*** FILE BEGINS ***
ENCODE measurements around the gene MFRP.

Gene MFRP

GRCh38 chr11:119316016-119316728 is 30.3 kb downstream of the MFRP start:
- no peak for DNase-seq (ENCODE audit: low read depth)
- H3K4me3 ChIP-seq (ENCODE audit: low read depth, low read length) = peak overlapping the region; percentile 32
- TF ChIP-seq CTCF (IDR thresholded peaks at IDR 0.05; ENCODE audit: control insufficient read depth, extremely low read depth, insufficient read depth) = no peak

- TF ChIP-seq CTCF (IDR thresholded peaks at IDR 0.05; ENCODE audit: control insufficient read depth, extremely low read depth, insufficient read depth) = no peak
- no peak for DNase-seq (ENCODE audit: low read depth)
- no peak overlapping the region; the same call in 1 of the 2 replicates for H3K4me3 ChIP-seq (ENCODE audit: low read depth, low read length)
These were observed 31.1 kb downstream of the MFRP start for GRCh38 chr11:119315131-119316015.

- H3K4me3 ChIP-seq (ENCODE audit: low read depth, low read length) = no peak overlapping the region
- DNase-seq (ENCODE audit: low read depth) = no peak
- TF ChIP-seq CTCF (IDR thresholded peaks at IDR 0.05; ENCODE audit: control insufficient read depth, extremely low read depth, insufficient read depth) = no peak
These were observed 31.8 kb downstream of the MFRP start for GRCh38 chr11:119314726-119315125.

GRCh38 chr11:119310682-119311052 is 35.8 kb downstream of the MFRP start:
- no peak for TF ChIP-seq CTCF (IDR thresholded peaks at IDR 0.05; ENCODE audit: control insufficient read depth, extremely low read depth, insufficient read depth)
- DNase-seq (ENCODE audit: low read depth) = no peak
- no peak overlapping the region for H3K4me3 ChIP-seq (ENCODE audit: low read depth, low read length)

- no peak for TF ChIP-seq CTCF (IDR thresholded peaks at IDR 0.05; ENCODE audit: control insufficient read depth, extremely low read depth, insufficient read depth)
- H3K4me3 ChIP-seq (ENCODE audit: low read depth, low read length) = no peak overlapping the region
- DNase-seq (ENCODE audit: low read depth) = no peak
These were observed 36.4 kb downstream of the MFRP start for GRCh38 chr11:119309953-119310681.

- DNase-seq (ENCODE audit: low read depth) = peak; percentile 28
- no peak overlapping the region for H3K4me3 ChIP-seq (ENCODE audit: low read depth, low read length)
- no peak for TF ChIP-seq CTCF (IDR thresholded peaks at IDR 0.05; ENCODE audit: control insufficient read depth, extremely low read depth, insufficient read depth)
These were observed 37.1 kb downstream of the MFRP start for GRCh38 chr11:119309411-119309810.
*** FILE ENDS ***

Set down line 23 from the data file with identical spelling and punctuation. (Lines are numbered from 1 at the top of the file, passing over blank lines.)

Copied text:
- DNase-seq (ENCODE audit: low read depth) = peak; percentile 28